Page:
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These Are Situationist Times
–Online Interface


Postnordisk - Den nordiske kunstscenens vekst og fall 1976-2016

These Are Situationist Times!

Marianne Hurum: Krabbe

Liv Bugge: To accept theirs, to make it mine, to wish it for myself

Concrete Oslo

Ane Hjort Guttu:
Tekster, samtaler, manus

Dora Garcia: Segunda Vez – How Masotta was Repeated

Dora Garcia: Oscar Masotta – Segunda Vez, Cahier No. 1 and 2

Aktuell #1 Azar Alsharif

Lina Viste Grønli: LIBRARY

Guðrún Benónýsdóttir: 
lawlessness of dreams
colour palette

Ingrid Torvund:
When I Go Out I Bleed Magic

Benjamin A. Huseby:
Weeds & Aliens
An Unnatural History of Plants

Modelling Time: The Permanent Collection 1925-2014

Valentinas Klimašauskas: 
B and/or an Exhibithion Guide In Search of Its Exhibition

Matthew Rana:
The Theory of the Square

Eline McGeorge:
With the Free Rider into the oil age and beyond


Volupså & Postscript

Sebastian Makonnen Kjølaas: The Institute of Art and Crime

In Dependence –Collaborations and Artists´Initiatives

Bodil Furu:
The Aesthetics of Investigation

Jon Benjamin Tallerås and Ruben Steinum: Casual Maneuver – A Step Away From It

Geir Haraldseth: 

Great! I’ve written something stupid but I haven’t signed a contract with anyone to produce solely wise and perfect works

Marianne Hurum:

Mai Hofstad Gunnes:
Baby Snakes Hatching. Ruins. Ruins

Karl Larsson:
Poetical Assumption

Liv Bugge: You Make Me Want To Die In The Country Side –
A meditation on Heart of Darkness by Joseph Conrad

Marius Engh:
An Aggregation of Adversary

Kjartan Slettemark,Nixon Visions
Victor Lind, Monument


Hito Steyerl

Dan-Ola Persson:
Music for the Videos of Lars Laumann

Favoured Nations:
Momentum 5th Nordic Biennial of Contemporary Art

Steinar Haga Kristensen: Retrospective: On the Un-Subjectified Persona

Espen Dietrichson:
Sketches For A Mechanical Sunrise

Håkon Bleken:
tekster i utvalg (1964–2008)

Eivind Slettemeås:

Kunst og prekaritet

Kjersti G. Andvig:
No one here is Innocent

A Fiesta of Tough Choices: Contemporary Art in the Wake of Cultural Policies

The New Administration of Aasthetics

What Does Public Mean?
Art as a Participant in the Public Arena


Great! I’ve written something stupid but I haven’t signed a contract with anyone to produce solely wise and perfect works.
NOK 150,-

Selected projects by Geir Haraldseth 2005-2012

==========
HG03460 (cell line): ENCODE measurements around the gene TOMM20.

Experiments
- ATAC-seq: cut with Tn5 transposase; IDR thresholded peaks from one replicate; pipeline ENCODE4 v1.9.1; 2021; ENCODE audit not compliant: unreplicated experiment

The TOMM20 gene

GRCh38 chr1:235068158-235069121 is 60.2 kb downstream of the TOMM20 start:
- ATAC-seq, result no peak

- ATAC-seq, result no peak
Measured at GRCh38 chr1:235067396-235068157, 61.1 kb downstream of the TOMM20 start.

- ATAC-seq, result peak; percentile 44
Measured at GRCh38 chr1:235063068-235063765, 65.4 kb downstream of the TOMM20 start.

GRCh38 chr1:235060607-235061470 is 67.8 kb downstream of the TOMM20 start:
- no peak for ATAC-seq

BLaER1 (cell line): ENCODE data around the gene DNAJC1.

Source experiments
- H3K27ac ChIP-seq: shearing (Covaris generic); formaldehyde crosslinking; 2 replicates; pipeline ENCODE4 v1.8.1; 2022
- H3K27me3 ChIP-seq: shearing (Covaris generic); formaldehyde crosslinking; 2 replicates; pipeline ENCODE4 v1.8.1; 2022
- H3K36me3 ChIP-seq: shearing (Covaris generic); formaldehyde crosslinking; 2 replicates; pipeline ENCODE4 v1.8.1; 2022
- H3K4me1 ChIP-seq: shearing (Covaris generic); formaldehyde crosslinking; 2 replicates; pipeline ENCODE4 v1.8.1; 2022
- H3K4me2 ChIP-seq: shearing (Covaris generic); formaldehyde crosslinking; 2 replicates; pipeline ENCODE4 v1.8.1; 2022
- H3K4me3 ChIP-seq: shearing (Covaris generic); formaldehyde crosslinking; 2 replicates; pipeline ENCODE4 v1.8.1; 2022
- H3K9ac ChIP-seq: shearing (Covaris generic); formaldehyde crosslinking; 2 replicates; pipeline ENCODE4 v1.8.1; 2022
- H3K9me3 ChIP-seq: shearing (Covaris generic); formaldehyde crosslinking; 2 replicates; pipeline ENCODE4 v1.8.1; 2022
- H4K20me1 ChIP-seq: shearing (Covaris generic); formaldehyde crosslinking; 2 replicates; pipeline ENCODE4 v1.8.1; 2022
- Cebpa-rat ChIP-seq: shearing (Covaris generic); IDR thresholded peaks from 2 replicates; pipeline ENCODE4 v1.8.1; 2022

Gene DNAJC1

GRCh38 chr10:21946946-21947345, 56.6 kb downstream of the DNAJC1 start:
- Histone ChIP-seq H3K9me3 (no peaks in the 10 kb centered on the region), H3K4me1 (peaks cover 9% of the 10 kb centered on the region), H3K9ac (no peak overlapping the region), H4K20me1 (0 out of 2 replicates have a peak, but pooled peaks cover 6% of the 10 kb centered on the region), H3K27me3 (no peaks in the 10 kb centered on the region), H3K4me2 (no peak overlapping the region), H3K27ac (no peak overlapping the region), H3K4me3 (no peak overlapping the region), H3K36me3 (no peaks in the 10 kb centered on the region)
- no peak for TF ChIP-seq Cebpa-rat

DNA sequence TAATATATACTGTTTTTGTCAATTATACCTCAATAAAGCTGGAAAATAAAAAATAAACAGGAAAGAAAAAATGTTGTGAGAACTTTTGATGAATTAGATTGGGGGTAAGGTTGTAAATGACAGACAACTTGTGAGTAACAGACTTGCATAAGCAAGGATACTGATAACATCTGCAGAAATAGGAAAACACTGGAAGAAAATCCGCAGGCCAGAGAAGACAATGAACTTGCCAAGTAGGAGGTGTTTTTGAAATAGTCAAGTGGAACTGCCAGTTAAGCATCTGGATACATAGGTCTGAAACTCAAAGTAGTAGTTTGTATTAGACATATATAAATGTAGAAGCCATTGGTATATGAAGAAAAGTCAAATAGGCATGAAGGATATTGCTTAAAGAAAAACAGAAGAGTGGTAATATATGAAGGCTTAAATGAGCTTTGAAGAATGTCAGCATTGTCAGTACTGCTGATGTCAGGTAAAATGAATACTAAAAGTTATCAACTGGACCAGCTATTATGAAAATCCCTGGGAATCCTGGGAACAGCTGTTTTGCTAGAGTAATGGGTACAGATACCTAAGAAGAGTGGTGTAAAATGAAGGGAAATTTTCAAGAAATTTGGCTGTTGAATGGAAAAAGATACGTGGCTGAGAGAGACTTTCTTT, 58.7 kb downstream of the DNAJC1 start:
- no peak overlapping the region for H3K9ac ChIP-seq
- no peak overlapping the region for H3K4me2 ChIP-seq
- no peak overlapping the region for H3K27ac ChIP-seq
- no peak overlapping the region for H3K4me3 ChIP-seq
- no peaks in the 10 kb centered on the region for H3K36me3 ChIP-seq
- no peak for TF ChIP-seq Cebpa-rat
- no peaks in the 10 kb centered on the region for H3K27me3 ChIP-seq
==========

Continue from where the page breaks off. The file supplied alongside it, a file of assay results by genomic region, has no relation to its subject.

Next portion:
ISBN: 978-82-93104-07-0
Design: Yourfriends
Torpedo Press 2012

"The independent curator might be independent in name only as there are always certain dependencies on funding, cohesion, sense, and hierarchies. If you want to work in this business, you have to play by the rules. If you want to eat you have to stay in line. The selected exhibitions and essays collected in this publication offer a few possible answers to whether there’s a potential agency located in the oft-discussed title of independent curator.The projects featured in Great! I’ve written something stupid have been selected from a vast pool of endeavors by curator and critic Geir Haraldseth. Most of the exhibitions have been done in project spaces or in artists run spaces, while the writing has been sampled from different sources. The earliest example is from Haraldseth’s time as a student at a curatorial training program, and other texts range from contributions to exhibition catalogs to unpublished essays. Writing proved to be one way of gaining a sense of independence for the author. That particular space on paper combined with an interest in methodologies developed by artists and his peers developed into a practice of exhibition making that offer new and exciting ways of thinking curatorially and writing exhibitions. Haraldseth has been inspired by a diverse set of voices such as Witold Gombrowicz, Peter Sloterdijk and Marcia Tucker and the resulting projects on display here in this publication is a cacophony that might not fit a singular narrative nor make much sense, but they are all attempts a staking new ground for the figure of the curator and marry convention with immaturity, spite and inquisitiveness.““Great! I’ve written something stupid…” reflects Haraldseth’s efforts to carve out a space that is critical to contemporary art and its mores. In doing so, they demonstrate how vital it can be to assume the role of an independent curator in an art world bound by its dependency on patronage, on opinion, on its shared acceptance of unspoken rules of behavior. Through the guise of an independent curator, Haraldseth’s practice illuminates new ways to perceive artists and curatorial practice, and also to understand the history, problems and potential of contemporary art as a field”

– Lauren Cornell